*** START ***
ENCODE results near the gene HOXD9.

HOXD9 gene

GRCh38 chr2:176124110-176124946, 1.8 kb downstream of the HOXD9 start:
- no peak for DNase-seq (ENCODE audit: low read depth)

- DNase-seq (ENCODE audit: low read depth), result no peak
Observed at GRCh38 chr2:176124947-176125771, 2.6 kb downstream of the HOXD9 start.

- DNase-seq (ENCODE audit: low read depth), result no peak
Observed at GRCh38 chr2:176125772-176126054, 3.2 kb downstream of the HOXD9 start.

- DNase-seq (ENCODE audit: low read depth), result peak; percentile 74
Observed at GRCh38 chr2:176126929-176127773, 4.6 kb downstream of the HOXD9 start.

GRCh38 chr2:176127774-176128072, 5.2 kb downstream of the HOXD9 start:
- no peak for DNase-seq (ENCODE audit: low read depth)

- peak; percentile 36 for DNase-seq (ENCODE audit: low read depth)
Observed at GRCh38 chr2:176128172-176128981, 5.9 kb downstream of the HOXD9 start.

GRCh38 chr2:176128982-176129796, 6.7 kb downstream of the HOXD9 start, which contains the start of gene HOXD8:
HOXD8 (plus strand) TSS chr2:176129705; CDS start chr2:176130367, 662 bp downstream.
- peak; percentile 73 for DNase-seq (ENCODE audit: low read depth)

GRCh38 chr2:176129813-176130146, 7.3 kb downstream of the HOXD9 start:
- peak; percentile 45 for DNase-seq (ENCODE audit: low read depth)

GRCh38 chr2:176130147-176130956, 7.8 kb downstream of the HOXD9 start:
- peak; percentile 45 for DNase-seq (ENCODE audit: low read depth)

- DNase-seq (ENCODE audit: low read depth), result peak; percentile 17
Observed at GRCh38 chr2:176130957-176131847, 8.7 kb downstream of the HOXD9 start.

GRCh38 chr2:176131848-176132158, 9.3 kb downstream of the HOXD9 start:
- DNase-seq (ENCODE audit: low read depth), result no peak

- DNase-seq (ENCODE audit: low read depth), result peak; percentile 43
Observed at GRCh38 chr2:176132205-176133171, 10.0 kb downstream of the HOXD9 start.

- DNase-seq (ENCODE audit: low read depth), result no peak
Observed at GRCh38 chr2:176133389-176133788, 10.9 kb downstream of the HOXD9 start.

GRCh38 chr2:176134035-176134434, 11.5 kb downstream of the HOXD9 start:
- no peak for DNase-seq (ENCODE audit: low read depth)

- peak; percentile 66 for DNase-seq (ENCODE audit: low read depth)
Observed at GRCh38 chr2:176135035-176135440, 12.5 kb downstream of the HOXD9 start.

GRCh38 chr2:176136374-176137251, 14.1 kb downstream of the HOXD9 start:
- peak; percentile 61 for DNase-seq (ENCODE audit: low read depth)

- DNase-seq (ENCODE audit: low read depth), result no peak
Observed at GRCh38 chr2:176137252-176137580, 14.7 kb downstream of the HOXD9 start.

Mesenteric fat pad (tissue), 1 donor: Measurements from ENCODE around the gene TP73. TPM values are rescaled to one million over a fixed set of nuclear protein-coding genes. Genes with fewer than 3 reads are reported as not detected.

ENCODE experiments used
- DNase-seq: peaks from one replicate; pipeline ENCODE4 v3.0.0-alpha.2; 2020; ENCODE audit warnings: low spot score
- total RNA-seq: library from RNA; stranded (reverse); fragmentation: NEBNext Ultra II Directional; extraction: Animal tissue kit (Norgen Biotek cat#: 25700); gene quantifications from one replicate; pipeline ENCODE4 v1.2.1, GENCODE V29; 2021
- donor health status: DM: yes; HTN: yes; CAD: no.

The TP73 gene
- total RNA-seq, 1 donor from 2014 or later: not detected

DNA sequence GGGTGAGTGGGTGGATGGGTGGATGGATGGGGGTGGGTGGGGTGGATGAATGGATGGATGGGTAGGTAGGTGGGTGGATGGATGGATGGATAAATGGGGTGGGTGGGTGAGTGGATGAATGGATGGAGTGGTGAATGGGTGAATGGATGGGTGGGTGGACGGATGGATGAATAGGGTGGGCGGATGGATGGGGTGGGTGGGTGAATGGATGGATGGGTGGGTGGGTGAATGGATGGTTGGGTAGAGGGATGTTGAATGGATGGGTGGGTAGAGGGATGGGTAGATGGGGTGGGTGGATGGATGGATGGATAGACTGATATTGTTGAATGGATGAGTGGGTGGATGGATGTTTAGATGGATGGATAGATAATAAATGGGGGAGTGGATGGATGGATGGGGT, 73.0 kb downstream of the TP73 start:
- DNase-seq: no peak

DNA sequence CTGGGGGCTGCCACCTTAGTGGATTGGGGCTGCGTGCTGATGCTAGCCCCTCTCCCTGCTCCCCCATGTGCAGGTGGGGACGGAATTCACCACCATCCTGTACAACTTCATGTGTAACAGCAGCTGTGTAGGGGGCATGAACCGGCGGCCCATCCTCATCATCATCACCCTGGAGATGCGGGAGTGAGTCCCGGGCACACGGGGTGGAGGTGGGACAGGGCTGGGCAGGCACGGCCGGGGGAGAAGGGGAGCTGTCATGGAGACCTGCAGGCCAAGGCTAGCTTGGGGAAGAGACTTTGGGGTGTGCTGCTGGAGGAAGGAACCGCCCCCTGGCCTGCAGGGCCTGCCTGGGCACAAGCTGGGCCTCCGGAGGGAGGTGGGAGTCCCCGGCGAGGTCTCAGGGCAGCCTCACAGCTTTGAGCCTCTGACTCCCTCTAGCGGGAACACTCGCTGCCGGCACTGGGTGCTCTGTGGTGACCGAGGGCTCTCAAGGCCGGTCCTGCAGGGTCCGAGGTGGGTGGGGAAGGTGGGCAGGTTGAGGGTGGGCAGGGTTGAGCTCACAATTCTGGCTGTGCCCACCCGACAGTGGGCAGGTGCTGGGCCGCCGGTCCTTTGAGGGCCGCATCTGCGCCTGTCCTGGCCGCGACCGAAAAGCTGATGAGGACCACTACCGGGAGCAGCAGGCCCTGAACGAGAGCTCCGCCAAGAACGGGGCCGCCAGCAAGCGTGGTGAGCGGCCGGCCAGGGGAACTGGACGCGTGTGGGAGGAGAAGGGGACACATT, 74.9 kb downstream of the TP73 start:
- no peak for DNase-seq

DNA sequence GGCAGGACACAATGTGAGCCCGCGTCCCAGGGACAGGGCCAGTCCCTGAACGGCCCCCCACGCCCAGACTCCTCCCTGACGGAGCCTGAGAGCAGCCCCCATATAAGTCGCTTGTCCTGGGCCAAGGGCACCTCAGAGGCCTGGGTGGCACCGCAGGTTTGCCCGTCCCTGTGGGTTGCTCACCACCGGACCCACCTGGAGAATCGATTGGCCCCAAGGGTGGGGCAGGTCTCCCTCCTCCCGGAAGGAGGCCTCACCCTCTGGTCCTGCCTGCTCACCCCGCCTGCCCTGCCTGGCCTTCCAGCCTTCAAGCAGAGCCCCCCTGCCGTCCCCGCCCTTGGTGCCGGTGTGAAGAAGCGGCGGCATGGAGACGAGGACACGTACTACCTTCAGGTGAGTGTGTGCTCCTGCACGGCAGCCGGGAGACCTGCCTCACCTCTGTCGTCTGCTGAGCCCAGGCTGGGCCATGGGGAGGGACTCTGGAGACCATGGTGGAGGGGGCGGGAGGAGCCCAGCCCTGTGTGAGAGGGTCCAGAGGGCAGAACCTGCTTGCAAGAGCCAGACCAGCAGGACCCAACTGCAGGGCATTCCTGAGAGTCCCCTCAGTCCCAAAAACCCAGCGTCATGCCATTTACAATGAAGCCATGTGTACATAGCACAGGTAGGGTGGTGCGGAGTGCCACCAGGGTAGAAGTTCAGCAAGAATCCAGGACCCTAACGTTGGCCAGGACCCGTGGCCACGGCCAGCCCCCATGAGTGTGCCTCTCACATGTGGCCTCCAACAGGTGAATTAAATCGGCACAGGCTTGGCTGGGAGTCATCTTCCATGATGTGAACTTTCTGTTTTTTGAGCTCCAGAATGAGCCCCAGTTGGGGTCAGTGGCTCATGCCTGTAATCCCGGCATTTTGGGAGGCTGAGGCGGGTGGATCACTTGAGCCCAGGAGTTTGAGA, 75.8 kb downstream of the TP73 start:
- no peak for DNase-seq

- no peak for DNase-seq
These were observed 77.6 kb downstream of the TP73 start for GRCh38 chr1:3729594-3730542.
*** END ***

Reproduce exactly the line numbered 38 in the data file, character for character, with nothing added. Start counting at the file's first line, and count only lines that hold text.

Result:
Mesenteric fat pad (tissue), 1 donor: Measurements from ENCODE around the gene TP73. TPM values are rescaled to one million over a fixed set of nuclear protein-coding genes. Genes with fewer than 3 reads are reported as not detected.